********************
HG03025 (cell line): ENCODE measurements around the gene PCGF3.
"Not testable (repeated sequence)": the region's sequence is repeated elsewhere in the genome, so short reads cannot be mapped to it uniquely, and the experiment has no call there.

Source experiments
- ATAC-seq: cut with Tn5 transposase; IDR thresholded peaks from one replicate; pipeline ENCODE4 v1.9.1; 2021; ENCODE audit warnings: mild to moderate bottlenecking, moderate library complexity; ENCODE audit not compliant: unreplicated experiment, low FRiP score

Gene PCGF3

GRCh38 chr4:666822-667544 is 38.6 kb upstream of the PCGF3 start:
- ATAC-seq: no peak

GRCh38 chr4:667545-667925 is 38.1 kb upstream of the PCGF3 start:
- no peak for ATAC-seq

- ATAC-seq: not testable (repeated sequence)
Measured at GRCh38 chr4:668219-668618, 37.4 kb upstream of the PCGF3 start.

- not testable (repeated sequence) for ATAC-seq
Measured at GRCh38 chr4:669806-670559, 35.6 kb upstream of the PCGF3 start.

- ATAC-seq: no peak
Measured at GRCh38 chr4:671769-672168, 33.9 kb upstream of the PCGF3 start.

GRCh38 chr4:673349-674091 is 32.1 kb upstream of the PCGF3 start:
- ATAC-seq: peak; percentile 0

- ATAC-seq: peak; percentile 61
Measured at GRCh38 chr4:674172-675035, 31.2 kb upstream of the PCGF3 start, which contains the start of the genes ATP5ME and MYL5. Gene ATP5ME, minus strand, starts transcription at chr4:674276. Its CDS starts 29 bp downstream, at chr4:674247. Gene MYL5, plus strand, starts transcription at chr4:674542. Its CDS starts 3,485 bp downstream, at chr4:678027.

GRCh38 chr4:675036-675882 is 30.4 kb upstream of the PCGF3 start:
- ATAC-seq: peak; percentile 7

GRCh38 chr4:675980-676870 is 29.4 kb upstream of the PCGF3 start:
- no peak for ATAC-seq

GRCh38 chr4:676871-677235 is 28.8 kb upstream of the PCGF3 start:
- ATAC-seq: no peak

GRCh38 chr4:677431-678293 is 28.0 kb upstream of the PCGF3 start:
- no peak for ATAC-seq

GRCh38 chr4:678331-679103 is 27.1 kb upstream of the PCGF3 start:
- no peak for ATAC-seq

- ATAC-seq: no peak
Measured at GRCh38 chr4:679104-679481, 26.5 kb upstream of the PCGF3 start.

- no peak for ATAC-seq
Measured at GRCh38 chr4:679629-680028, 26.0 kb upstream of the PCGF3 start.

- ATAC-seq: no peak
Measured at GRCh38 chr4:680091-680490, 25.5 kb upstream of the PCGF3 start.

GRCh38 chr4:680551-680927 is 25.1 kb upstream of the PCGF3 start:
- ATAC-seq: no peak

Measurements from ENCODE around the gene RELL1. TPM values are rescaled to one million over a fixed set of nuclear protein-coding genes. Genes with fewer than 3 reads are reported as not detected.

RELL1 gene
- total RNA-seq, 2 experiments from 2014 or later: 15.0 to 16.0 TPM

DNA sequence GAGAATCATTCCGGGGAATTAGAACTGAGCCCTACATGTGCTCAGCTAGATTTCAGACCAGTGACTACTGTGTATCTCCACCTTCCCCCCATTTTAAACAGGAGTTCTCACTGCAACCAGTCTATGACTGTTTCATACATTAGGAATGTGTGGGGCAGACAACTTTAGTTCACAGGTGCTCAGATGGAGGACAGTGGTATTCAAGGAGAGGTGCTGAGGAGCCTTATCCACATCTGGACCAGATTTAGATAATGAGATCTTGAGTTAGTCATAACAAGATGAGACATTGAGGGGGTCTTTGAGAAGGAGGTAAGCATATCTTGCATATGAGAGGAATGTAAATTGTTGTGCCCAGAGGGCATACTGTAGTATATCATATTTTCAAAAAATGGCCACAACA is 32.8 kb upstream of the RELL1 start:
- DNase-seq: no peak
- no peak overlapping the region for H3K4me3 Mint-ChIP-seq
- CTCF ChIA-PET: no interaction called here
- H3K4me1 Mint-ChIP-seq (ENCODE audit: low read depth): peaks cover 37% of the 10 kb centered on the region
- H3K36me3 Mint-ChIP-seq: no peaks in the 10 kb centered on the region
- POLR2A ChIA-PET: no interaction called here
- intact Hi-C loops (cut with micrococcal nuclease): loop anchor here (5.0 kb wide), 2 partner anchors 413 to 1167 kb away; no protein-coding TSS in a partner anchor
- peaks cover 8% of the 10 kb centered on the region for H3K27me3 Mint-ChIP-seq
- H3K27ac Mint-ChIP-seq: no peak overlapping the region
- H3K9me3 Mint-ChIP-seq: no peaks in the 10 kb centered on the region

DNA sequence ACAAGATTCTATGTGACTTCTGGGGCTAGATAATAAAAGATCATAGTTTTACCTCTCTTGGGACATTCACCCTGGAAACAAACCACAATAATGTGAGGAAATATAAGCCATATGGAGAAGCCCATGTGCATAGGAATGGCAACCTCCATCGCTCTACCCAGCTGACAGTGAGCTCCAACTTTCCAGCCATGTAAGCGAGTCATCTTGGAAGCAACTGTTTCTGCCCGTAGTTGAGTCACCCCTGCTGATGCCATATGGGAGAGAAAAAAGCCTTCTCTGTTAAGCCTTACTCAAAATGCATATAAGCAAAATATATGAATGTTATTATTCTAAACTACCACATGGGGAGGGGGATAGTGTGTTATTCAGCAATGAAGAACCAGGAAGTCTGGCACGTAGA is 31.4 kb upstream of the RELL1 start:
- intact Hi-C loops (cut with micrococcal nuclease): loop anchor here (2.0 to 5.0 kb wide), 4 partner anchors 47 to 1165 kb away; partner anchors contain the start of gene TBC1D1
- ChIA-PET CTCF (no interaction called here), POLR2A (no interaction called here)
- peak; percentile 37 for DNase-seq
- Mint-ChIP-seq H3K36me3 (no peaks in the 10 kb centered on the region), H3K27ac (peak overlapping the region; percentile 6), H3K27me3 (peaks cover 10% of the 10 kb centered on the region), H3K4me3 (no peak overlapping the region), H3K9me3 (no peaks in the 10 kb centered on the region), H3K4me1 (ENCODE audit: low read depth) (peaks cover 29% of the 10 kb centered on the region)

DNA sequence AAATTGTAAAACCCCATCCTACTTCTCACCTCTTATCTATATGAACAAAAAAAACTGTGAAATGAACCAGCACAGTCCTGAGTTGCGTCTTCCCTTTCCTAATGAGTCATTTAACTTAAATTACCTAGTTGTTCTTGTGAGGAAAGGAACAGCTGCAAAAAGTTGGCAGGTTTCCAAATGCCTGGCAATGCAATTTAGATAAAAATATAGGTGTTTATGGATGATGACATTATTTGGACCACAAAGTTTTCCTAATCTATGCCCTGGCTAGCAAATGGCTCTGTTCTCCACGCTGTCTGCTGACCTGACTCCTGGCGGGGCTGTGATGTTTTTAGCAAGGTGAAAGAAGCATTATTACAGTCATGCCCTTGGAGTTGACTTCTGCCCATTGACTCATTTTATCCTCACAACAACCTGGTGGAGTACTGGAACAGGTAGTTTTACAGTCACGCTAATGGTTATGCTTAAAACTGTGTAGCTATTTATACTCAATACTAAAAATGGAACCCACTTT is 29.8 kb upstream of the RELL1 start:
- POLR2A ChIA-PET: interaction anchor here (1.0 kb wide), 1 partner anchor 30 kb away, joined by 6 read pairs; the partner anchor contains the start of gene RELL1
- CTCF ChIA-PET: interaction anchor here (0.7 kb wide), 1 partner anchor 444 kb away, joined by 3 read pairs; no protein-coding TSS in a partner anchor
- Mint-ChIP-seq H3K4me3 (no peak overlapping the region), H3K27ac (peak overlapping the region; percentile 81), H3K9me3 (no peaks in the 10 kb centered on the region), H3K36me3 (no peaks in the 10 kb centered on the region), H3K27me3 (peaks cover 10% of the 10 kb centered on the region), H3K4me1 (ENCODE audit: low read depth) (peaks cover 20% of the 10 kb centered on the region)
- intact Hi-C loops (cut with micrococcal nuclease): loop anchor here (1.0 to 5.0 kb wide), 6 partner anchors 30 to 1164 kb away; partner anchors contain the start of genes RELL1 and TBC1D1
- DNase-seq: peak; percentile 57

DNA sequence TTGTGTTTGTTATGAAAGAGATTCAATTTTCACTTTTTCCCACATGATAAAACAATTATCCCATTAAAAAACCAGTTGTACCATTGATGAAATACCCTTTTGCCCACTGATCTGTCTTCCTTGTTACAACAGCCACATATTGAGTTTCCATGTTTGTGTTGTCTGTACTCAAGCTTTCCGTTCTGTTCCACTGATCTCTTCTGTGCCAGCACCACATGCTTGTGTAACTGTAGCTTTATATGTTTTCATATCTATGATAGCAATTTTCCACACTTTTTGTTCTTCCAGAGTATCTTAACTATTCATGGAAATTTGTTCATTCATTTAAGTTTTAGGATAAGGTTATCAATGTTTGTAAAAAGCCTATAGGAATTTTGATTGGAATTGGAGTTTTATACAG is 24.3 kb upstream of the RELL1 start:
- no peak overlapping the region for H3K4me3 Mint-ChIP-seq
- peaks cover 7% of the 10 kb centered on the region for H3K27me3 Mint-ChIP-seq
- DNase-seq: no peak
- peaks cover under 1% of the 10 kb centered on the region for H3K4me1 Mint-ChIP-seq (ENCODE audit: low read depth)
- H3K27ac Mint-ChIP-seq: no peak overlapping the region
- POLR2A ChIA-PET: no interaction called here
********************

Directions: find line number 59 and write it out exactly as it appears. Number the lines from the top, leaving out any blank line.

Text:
- CTCF ChIA-PET: interaction anchor here (0.7 kb wide), 1 partner anchor 444 kb away, joined by 3 read pairs; no protein-coding TSS in a partner anchor